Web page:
Turkey’s First Participatory Constitution-making Attempt and Its Reflections on Ethnic and Religious Communities
Thesis or dissertation
University of Exeter
Making a new constitution has always been an issue in Turkey’s political agenda since the 1982 Constitution came into power as a result of a coup d’état. The Constitution has been amended several times during thirty-three years, yet the authoritarian spirit of the Constitution remained unchanged. Therefore, the 1982 Constitution is considered as an impediment to achieve a truly democratic order. The new constitution is considered as a solution to the equal citizenship problems of the citizens from different ethnic and religious communities. These communities have suffered from the restrictive provisions of the 1982 Constitution such as compulsory religious classes, centralist local administration, ethnicity based citizenship definition, and the monist structure of the Directorate of Religious Affairs. These provisions prevented the citizens from different ethnic and religious backgrounds from enjoying their citizenship equally. Following the 2011 general elections, all the parties in the Parliament agreed on making a new constitution and established a Constitutional Reconciliation Commission based on the unanimity and the equal representation of the political parties. The Commission also adopted the participatory models, for the new constitution-making process for the first time. In accordance with the participatory models, the Commission organised a public consultation process to collect the public views as much as possible. Civil society organisations representing the various segments of society mobilised and participated in the process to a large extent. Ethnic and religious communities also showed a great interest to the new constitution-making process in an unprecedented scale because for the first time in Turkey’s history, they were officially invited by the state to contribute to an important decision-making process. This study aims to discover the activities, demands and the influence of the ethnic and religious communities in the new constitution-making process. The participatory constitution-making model was practiced for the first time in Turkey. Moreover, the participation of ethnic and religious communities makes this occasion a very unique experience which needs to be examined carefully. In order to understand the minority participation, in-depth interviews were conducted with the Commission members and the representatives of the participating communities. Also, the proposals of the political parties and the reports of the participating communities were examined. More importantly, the proceedings of the hearing and the drafting sessions were analysed to understand the influence of these communities on the process as a whole. The issues regarding the problems of the ethnic and religious communities were the most controversial ones in the drafting process. As a matter of fact, these issues overlapped the “red lines” of the parties and eventually halted the process. When examining the proceedings of the drafting process, the demands and the problems of the ethnic and religious communities found a very limited place in the discussions of the parties. In this respect, it was observed that the traditional attitude of the state towards the ethnic and religious communities was reproduced in the drafting process. Proposing a constitutional solution for these demands was the only way to make the new constitution to be truly “new”. However, such an important process was ruined due the political contention between parties.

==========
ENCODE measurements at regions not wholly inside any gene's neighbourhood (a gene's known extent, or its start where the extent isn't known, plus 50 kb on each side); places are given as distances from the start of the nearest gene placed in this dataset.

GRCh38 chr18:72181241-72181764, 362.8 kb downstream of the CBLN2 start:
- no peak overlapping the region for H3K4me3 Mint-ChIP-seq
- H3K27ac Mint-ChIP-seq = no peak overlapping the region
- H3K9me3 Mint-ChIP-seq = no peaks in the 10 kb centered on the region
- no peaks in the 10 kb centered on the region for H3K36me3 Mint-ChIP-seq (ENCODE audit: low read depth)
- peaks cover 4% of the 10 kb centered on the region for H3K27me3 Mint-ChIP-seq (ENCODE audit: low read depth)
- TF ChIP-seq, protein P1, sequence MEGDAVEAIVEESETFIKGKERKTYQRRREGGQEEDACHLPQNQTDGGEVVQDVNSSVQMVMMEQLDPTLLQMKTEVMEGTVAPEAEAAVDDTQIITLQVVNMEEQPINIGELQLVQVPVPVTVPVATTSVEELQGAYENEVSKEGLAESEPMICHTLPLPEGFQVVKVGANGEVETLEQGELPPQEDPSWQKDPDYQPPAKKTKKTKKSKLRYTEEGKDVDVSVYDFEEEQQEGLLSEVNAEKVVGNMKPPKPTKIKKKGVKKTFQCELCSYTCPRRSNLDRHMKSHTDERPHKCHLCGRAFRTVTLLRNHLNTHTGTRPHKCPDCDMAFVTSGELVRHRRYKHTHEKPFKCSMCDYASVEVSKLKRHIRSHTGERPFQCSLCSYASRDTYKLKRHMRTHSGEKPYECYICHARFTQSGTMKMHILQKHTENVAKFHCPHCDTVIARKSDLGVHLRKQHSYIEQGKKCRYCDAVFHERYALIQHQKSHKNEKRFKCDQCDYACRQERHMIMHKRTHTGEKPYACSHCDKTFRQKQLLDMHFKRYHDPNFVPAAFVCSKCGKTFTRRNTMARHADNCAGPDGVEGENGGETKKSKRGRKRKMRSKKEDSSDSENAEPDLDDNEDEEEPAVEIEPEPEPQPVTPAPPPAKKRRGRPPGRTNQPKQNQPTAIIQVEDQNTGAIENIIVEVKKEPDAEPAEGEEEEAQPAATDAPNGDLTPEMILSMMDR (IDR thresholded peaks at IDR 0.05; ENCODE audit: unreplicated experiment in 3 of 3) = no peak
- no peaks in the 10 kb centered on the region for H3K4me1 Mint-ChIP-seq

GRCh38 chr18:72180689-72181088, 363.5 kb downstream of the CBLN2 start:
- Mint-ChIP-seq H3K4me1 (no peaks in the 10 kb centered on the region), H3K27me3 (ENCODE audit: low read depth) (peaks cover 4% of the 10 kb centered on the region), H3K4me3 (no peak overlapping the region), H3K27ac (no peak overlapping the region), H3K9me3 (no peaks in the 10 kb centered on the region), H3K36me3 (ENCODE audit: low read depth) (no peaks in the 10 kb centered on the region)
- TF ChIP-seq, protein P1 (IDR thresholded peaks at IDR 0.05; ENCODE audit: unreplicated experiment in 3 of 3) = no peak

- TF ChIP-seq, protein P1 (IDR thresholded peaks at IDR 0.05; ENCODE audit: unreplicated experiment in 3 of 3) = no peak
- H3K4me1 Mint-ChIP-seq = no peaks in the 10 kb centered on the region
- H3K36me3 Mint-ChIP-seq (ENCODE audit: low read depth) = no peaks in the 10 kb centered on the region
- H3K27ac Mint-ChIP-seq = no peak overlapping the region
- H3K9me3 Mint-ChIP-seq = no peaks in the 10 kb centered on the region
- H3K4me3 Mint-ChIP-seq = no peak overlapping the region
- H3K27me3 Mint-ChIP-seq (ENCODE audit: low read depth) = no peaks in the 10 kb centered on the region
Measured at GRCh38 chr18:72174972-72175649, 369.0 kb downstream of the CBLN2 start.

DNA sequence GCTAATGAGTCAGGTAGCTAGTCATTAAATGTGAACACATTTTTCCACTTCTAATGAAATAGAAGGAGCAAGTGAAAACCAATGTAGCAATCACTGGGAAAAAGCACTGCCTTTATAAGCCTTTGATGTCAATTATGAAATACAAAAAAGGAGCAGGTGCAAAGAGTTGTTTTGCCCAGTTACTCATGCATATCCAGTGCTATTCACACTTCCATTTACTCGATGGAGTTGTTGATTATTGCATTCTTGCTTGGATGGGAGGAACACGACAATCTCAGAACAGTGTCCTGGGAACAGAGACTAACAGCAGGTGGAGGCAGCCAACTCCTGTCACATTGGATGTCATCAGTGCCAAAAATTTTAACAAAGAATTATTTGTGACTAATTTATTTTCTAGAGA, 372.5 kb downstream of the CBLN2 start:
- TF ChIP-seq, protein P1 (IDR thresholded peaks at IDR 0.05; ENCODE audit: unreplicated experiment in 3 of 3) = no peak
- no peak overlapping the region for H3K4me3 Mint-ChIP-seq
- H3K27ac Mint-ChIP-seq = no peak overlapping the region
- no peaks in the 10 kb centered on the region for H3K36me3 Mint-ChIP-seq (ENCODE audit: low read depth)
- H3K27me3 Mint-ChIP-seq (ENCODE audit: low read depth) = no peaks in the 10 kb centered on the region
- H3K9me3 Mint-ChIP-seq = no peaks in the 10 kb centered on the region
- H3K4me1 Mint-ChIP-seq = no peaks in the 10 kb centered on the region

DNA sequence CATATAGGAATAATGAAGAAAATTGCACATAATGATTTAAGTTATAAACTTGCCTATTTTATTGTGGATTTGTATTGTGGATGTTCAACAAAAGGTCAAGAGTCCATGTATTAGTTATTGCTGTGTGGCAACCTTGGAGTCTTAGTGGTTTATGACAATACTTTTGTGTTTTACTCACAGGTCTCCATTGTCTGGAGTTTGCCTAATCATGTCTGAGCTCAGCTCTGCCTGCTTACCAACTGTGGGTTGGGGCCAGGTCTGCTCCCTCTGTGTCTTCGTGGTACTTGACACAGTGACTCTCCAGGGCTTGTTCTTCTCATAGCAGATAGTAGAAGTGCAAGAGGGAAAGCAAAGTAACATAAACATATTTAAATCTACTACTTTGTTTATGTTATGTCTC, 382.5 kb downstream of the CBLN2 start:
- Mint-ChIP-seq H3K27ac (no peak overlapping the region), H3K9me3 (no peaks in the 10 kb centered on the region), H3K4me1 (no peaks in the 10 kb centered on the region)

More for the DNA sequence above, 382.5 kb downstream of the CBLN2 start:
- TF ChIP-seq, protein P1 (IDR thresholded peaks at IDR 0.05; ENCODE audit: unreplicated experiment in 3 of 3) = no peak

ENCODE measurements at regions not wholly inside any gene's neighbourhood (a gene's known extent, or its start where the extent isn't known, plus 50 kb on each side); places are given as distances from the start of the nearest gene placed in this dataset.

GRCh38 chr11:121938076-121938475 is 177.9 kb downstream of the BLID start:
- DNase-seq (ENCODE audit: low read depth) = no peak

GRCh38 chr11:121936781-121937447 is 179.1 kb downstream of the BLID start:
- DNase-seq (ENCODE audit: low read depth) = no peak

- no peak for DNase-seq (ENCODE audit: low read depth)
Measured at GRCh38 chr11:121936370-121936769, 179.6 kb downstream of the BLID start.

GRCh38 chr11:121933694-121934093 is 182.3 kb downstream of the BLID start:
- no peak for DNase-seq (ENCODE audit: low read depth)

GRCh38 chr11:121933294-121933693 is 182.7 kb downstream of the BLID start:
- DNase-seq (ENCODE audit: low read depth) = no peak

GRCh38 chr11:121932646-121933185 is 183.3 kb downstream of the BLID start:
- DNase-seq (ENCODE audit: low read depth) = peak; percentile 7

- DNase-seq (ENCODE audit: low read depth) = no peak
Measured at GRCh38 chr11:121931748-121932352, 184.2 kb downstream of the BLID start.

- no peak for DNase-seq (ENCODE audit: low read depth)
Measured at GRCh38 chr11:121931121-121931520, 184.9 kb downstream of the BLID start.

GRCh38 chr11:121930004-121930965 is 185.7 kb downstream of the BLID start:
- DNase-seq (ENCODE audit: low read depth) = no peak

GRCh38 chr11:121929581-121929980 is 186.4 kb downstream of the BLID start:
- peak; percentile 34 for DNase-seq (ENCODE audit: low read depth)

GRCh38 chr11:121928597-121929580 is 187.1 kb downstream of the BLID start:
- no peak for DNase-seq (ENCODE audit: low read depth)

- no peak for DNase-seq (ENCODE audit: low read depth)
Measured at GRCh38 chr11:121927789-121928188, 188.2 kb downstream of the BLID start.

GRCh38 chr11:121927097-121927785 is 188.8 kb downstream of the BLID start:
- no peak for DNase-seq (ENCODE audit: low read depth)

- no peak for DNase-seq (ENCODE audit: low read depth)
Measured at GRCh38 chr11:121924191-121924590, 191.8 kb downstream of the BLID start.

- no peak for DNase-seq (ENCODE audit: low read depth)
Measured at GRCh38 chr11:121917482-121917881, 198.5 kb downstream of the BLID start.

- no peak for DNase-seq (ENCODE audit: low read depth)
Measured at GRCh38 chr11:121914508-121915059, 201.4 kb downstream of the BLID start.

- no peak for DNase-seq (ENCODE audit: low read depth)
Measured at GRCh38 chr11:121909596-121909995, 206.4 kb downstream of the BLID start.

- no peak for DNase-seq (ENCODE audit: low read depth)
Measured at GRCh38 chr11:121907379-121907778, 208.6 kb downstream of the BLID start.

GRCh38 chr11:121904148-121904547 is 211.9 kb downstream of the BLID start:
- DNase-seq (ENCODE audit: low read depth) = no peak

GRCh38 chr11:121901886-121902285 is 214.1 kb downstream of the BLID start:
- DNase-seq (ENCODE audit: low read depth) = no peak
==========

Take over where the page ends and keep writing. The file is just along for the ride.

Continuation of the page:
PhD in Ethno-Political Studies